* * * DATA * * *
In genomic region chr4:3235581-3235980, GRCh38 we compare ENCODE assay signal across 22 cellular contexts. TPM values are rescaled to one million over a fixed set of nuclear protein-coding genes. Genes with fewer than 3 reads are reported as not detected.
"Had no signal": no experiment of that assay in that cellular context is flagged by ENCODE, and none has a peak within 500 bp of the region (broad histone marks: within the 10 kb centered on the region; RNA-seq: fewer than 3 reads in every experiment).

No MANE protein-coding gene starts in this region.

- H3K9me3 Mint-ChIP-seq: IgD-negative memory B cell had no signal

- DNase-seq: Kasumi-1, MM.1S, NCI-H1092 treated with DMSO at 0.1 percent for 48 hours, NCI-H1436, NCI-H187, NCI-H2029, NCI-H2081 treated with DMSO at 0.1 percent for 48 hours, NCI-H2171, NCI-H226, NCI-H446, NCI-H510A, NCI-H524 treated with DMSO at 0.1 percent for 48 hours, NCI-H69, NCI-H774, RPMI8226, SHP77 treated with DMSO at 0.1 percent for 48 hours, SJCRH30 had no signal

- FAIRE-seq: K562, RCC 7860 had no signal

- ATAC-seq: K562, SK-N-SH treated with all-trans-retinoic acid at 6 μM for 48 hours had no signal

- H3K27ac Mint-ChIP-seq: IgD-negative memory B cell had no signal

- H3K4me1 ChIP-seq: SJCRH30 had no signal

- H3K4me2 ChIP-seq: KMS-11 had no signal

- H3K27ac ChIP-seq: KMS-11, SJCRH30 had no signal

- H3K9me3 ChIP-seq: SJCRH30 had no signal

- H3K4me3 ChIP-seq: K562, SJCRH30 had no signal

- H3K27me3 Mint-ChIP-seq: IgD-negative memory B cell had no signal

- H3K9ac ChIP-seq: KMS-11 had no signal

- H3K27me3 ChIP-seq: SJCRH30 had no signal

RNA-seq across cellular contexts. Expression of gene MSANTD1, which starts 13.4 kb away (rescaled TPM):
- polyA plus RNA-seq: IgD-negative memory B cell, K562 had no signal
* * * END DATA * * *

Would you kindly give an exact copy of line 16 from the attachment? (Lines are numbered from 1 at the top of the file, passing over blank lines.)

- H3K27me3 ChIP-seq: SJCRH30 had no signal